David Belle New Album ‘The Beginning’

An award-winning film producer who turned his artistic David Belle’s credentials as a singer/songwriter is obvious after hearing his ten-track collection The Beginning. It’s astonishing how easily Belle’s vision translates from the visual to the aural, and such an auspicious debut effort promises that even greater triumphs await in the future. He’s recorded the album with a core group of lead singer Josie Maran, backing vocalist Rafi, and Grammy-award winning harmonica master Charlie McCoy. Drummer Lorenzo Meynardi and pianist/organist Riccardo Gresino round out the lineup.

The album opener, “Free”, has an unusual tone. Mixing the spoken-word flavor of the verses with straight-up singing during the refrain creates an initially incongruous effect. However, it isn’t jarring or unpleasant and gets under your skin in a relatively quick fashion. Framing this vocal presentation against a sinewy rock music backdrop is a shrewd move. Belle’s choices for arranging and instrumentation place us in familiar territory that helps smooth over any bumpiness we may experience.

Swampy electrified blues fuels “All Together as One”. Belle burns the midnight lamp bright during this performance, and his bandmates respond with gritty, soulful skill. Investing the vocals with a self-consciously dramatic quality could work against the material, but it’s atmospheric rather than laborious and accentuates the bluesy accompaniment. The vocals are a high point for “Connection”. Maran’s voice achieves an effortless gravitas counterpointed well by Rafi’s backing vocals. The arrangement once again embraces a bluesy pedigree, but it’s flavored with cunning nuances that elevate it above cliché.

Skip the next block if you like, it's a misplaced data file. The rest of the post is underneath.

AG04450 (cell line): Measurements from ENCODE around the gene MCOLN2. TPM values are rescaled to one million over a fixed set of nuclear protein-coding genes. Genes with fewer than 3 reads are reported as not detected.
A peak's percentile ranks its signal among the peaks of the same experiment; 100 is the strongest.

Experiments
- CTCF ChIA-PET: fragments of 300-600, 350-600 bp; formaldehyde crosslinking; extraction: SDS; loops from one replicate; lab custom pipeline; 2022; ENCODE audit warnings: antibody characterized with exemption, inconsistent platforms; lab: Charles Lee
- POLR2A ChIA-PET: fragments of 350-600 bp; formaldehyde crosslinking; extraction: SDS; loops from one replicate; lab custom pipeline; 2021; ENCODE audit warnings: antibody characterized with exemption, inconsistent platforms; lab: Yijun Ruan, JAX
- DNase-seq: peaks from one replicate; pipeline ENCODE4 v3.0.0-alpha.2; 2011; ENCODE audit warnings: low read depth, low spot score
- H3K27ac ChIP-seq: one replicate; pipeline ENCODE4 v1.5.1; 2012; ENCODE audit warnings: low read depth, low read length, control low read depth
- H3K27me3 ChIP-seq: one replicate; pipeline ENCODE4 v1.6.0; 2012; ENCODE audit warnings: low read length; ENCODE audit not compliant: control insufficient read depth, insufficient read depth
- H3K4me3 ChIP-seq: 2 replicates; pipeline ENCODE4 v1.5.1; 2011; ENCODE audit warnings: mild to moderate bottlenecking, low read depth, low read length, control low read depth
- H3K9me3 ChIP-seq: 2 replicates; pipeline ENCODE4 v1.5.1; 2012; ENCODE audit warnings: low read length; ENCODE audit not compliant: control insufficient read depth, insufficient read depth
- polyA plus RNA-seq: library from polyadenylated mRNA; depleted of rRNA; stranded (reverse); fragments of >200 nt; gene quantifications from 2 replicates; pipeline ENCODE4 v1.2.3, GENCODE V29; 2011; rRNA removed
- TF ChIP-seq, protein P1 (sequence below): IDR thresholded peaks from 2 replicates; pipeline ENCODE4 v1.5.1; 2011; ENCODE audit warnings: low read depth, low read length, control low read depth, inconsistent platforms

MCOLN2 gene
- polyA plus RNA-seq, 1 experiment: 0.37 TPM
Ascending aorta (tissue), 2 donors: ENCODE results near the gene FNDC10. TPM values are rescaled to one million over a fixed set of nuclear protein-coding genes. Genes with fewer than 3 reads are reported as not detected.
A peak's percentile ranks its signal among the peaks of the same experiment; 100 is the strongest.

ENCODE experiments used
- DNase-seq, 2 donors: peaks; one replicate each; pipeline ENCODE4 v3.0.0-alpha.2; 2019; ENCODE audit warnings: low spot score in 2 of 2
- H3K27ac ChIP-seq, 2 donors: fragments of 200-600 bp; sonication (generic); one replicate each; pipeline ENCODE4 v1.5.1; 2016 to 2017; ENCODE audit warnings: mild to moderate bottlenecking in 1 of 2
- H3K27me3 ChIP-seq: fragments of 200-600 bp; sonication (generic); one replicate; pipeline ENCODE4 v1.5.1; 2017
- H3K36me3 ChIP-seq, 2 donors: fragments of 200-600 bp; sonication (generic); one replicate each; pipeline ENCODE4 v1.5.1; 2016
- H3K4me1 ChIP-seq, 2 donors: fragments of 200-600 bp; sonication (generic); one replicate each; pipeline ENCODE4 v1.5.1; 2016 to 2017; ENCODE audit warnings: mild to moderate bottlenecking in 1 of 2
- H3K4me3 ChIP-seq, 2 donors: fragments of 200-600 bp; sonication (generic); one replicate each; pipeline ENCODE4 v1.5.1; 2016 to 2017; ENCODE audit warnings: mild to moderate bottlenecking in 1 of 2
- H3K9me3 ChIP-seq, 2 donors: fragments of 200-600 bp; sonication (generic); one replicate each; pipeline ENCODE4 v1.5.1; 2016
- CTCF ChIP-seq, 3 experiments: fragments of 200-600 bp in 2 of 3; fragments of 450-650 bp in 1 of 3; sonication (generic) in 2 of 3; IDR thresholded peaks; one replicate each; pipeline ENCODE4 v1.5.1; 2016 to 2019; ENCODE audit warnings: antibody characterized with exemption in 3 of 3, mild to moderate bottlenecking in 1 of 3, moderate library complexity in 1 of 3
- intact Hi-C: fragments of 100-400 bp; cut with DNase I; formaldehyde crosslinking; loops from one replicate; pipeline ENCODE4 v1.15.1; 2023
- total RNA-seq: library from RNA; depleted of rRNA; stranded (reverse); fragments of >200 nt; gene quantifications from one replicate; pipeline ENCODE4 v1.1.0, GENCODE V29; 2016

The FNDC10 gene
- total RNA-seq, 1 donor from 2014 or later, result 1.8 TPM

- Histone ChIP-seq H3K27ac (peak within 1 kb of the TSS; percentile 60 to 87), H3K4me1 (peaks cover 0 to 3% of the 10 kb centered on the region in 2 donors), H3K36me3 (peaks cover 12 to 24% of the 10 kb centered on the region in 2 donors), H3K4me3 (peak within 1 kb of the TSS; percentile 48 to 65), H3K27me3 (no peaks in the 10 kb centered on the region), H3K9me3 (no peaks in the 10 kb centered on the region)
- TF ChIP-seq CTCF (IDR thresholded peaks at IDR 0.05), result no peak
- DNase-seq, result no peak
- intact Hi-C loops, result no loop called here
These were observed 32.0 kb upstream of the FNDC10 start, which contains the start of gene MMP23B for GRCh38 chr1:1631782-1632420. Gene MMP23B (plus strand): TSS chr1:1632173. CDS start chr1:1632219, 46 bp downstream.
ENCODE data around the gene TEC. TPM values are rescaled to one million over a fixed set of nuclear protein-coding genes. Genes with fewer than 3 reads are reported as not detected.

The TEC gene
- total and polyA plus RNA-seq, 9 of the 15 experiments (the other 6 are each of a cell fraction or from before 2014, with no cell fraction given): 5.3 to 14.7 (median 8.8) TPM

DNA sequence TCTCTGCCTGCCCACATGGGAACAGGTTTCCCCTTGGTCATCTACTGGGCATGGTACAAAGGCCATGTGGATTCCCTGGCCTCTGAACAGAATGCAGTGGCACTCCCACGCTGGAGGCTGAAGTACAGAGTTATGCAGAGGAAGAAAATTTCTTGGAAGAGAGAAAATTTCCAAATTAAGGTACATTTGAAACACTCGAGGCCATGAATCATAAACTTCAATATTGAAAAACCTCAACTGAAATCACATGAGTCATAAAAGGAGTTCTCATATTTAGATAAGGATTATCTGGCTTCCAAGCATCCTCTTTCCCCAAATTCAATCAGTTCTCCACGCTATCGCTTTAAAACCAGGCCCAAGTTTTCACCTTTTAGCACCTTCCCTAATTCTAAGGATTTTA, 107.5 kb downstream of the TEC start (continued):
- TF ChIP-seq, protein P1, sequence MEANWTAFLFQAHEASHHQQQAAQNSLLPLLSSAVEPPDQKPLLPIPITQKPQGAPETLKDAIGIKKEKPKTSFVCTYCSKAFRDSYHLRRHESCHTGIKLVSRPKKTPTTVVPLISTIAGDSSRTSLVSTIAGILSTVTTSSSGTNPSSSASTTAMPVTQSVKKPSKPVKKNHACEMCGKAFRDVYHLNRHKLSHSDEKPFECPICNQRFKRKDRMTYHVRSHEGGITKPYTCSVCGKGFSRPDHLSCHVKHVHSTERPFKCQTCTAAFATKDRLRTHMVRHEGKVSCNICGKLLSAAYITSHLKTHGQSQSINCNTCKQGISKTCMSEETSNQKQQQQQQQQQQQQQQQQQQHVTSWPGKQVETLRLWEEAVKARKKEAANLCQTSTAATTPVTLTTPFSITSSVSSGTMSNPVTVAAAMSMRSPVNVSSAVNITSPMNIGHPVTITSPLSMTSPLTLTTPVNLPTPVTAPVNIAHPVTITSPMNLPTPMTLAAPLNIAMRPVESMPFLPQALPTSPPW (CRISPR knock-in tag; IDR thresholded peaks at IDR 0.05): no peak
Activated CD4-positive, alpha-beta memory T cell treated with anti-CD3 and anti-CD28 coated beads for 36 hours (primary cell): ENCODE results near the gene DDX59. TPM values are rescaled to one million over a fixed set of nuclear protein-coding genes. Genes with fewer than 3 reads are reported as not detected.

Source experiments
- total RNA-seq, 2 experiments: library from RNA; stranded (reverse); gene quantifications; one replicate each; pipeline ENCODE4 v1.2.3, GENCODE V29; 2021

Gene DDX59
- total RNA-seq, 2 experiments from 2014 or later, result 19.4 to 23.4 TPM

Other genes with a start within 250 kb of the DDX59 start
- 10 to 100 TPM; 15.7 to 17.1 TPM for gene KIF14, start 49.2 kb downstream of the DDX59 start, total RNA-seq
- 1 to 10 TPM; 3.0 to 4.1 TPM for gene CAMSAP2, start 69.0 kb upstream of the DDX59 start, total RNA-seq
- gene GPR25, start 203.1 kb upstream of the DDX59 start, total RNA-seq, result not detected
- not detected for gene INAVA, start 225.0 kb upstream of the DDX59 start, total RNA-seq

The lonesome wail of Charlie McCoy’s harmonica is a marquee element of “Wanna Take a Ride”. It acts as another “voice” threaded through the song’s molasses crawl and pairs well with another outstanding lead vocal. Theatrical qualities abound throughout the album’s singing, but they possess a hushed and moody character that disdains unnecessary bluster. “Follow Me Down” wheels out Belle’s rock influences for a muscular, hard-hitting workout. However, such an approach never undercuts the lead vocal to afterthought status. This ranks high among the album’s possible “sleeper” tracks and deserves the listener’s attention.

“Innocent One” has a strong cinematic tone. The arrangement takes several twists and turns in a short amount of time without ever sounding rushed. We can attribute much of the song’s strengths to Belle’s command of songwriting dynamics; intelligent orchestration defines much of the track. However, it never sounds inert or overcooked. “Got a Good Feeling” ends the release in an arguably atypical fashion.


Some listeners may expect a rousing curtain closer. Perhaps even an anthemic finale. It wouldn’t be in character with the preceding eight tracks. Belle maintains the album’s artistic direction with a textured and stylized bluesy conclusion punctuated by striking guitar work. Six-string aficionados will love David Belle’s The Beginning, and this song is a near-perfect illustration of why. The same songwriting excellence propelling the collection to this point continues throughout “Got a Good Feeling” and ends the release memorably. This is one of 2024’s most evocative and intelligent outings.